"The association of PTSD with such distinct medical conditions, which nevertheless share an association with aging, supports an accelerated aging model of PTSD," the authors write.

Domino Effect

As for mortality, the researchers found 10 relevant studies, nine conducted in military veterans and one in veterans and World War II survivors in a community sample in the Netherlands.

Overall, the pooled hazard ratio (weighted by sample size) was 1.29 (95% confidence interval [CI], 1.11 - 1.5; P < .001), indicating a 29% increased risk for mortality in those with PTSD, corresponding to a small to medium effect size.

The authors describe these observations about the biology of PTSD as "premature senescence."

PTSD is unique in that, unlike schizophrenia, depression, and bipolar disorder, it is relatively simple to pinpoint when the condition started, said study coauthor Barton Palmer, PhD, a research psychologist in the San Diego Veterans Administration and professor of psychiatry at the UCSD.

Dr Barton Palmer

"In schizophrenia, there's evidence that some of the subtle abnormalities preceded the onset of the disorder by decades, whereas in PTSD, people appear to be doing normally until this unusual, traumatic event, so it allows us to gage the starting point with much more precision," said Dr Palmer.

This makes the findings of the review all the more surprising, said Dr Jeste.

"We didn't think that something like PTSD, which starts so acutely as a result of a specific trauma, can lead to something that is progressive," he said. "It's like a domino effect," in which a process is set in motion and then accelerates, he added.

Although the review articles did not "fully tease this out," there are effective psychological interventions for PTSD, including cognitive-behavioral therapies that address avoidance and intrusive thoughts, added Dr Palmer.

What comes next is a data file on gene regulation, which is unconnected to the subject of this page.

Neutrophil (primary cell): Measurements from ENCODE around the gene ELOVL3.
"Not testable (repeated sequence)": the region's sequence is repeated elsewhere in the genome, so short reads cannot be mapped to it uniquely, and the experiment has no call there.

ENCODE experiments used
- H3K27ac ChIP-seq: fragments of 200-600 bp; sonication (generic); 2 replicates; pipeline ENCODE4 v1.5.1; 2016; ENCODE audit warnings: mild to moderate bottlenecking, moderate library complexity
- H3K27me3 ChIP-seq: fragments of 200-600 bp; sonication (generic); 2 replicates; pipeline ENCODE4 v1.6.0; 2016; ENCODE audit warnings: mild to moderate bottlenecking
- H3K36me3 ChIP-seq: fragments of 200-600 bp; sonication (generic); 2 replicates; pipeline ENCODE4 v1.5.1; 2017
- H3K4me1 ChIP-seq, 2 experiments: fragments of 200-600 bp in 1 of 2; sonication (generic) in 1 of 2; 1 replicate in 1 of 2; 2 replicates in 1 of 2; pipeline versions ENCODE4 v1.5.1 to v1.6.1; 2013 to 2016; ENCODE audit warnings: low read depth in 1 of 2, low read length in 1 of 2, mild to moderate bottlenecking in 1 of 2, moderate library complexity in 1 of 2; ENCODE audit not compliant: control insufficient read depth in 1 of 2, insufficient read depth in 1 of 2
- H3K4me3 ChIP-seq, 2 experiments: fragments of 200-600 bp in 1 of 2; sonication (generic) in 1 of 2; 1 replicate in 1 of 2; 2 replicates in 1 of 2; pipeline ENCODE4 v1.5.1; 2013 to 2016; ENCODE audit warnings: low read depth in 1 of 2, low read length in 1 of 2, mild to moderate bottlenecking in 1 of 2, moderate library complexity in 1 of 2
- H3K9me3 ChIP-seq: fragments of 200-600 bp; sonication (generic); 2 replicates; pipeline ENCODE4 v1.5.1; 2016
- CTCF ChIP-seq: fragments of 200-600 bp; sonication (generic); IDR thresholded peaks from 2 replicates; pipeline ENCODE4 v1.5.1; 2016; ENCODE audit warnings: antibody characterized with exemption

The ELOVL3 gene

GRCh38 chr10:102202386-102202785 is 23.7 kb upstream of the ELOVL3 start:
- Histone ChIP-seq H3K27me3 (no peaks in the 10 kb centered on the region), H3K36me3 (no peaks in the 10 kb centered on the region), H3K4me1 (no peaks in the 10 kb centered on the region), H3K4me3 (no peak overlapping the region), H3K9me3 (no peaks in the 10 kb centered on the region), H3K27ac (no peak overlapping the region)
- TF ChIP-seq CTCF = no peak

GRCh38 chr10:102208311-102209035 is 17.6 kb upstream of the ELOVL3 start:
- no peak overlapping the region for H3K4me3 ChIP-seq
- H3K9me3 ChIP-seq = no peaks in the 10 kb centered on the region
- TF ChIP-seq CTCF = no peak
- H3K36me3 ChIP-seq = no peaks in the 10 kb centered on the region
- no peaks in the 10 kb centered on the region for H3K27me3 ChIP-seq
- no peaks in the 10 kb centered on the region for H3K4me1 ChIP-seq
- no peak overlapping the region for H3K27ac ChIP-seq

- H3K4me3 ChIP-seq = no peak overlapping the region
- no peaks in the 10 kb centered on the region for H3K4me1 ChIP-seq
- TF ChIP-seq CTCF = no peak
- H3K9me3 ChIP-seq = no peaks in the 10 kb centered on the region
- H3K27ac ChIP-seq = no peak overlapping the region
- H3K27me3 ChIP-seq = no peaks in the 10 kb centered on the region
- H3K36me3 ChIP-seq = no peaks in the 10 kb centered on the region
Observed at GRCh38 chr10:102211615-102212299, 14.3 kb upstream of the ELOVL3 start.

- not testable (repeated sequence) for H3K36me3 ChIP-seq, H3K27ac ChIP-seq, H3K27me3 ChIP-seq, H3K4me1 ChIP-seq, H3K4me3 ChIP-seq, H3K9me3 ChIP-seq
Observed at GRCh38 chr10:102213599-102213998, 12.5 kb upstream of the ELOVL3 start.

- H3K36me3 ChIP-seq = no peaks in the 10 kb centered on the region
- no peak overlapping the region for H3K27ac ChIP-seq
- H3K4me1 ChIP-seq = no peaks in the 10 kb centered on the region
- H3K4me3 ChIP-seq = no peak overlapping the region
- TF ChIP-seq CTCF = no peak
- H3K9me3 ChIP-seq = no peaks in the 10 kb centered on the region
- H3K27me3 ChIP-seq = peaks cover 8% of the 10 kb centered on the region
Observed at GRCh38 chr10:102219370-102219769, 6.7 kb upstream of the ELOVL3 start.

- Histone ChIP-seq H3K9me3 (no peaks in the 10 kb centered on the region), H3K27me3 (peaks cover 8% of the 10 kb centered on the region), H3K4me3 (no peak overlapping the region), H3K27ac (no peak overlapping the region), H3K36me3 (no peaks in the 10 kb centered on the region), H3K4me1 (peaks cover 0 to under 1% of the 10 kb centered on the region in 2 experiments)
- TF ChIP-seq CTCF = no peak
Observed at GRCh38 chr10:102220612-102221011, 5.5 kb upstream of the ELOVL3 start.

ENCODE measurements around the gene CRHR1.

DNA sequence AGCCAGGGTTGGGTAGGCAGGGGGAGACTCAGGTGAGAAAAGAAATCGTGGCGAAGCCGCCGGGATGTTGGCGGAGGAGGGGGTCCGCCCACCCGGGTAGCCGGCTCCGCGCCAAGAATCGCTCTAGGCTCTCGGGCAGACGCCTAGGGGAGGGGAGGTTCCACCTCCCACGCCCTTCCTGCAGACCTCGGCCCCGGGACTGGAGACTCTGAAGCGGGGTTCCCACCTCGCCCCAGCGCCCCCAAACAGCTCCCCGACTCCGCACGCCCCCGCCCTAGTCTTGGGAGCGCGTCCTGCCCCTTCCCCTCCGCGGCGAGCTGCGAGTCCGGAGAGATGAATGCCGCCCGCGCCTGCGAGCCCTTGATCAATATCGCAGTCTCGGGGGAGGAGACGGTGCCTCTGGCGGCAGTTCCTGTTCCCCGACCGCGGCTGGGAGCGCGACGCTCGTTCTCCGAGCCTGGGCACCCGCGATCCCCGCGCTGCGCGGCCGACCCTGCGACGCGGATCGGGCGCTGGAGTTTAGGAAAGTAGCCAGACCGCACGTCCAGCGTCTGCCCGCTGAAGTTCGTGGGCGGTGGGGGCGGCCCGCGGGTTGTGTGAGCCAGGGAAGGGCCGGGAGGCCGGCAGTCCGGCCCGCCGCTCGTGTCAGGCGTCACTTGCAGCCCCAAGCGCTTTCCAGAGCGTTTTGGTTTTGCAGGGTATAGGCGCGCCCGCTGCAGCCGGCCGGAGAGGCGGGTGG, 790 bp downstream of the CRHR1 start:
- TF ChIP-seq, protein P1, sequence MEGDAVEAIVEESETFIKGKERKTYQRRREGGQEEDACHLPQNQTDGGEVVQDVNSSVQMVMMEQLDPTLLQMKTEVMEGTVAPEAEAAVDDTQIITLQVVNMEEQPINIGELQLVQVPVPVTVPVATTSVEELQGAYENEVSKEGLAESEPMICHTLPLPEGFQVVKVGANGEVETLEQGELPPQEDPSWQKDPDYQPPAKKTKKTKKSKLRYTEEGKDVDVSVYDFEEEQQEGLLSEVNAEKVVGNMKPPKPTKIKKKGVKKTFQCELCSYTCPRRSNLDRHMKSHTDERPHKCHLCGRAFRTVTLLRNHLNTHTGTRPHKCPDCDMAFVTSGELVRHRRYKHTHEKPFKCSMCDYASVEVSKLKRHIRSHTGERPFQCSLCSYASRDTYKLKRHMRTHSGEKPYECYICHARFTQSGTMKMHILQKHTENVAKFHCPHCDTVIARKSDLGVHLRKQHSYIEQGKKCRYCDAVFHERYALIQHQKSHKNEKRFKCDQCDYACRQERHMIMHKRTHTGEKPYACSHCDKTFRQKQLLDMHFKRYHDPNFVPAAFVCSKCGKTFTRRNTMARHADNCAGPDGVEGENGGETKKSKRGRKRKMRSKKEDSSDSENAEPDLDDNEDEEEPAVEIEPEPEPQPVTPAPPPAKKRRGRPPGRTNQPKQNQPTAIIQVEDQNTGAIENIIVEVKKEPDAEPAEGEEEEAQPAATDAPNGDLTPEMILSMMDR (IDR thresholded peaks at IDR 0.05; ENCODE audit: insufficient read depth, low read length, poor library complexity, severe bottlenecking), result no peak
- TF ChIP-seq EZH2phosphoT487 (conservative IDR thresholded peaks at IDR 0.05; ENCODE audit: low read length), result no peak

"An open question is, if people receive those effective treatments, will they still show the accelerated aging?," he said. "It opens up the possibility, which warrants investigation, that there is more to be treated in PTSD. We need to think about this as a systemic disorder and not only in terms of the psychological aspects."

If these treatments can turn back the proverbial clock, PTSD patients may not have easy access to them, added Dr Palmer.

"Are they suffering with PTSD for years or decades before coming to recognition or getting treatment soon after being diagnosed? Whether timing matters is an unanswered question, and if it does matter, how do we more effectively make sure people get those treatments?"

No Approved Medications

Currently, there are no US Food and Drug Administration (FDA)–approved drugs for PTSD. According to Dr Jeste, some patients are prescribed an antipsychotic or antidepressant, but there is no evidence that these drugs work, and they can carry significant side effects. "Long-term use of these drugs is really not indicated," he said.

As for possible explanations linking PTSD with accelerated aging, it might be that people who are vulnerable to early senescence processes are also more likely to develop PTSD. It could also be that patients with PTSD engage in unhealthy habits and have increased suicidal behaviors because of their trauma.

Because the studies included in the review did not show causality or sequence of events, "we can't answer the question of whether it's susceptibility or something that happens afterward, like increase in smoking or drug abuse," said Dr Jeste.

Survivors of trauma may have earlier mortality because of complications from physical injures rather than PTSD.